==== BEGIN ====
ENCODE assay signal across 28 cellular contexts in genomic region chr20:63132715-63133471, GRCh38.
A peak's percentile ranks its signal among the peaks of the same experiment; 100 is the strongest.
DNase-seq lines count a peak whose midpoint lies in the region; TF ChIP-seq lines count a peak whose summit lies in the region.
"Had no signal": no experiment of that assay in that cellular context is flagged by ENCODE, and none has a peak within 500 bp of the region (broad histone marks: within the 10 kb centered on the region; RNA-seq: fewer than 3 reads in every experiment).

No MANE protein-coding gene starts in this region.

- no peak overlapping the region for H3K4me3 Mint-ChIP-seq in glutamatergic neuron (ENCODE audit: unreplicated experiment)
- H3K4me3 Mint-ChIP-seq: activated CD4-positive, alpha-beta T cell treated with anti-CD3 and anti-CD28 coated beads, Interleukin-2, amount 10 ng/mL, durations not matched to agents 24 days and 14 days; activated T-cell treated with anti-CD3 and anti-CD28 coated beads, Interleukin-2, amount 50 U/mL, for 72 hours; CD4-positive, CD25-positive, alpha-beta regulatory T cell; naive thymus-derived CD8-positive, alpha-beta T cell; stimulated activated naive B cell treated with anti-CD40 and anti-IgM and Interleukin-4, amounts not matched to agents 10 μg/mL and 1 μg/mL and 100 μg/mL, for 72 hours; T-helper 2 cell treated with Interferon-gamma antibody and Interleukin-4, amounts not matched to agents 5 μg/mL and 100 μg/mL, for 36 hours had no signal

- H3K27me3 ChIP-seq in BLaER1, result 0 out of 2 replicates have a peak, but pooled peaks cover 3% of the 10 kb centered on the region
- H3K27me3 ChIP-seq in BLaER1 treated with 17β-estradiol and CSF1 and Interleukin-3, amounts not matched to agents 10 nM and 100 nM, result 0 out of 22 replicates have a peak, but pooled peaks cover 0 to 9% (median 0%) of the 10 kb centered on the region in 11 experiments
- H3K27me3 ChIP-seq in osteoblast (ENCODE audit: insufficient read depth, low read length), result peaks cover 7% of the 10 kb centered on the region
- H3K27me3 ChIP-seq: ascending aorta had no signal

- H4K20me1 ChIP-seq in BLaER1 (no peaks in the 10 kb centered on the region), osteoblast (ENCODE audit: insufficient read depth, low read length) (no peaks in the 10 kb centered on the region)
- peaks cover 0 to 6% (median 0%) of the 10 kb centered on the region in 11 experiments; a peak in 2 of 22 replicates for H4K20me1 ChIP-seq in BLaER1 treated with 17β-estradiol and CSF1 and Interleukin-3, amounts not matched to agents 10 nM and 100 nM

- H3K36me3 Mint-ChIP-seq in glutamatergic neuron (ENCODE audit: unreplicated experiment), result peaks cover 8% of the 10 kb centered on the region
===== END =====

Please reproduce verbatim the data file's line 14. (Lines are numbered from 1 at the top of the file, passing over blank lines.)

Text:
- H3K36me3 Mint-ChIP-seq in glutamatergic neuron (ENCODE audit: unreplicated experiment), result peaks cover 8% of the 10 kb centered on the region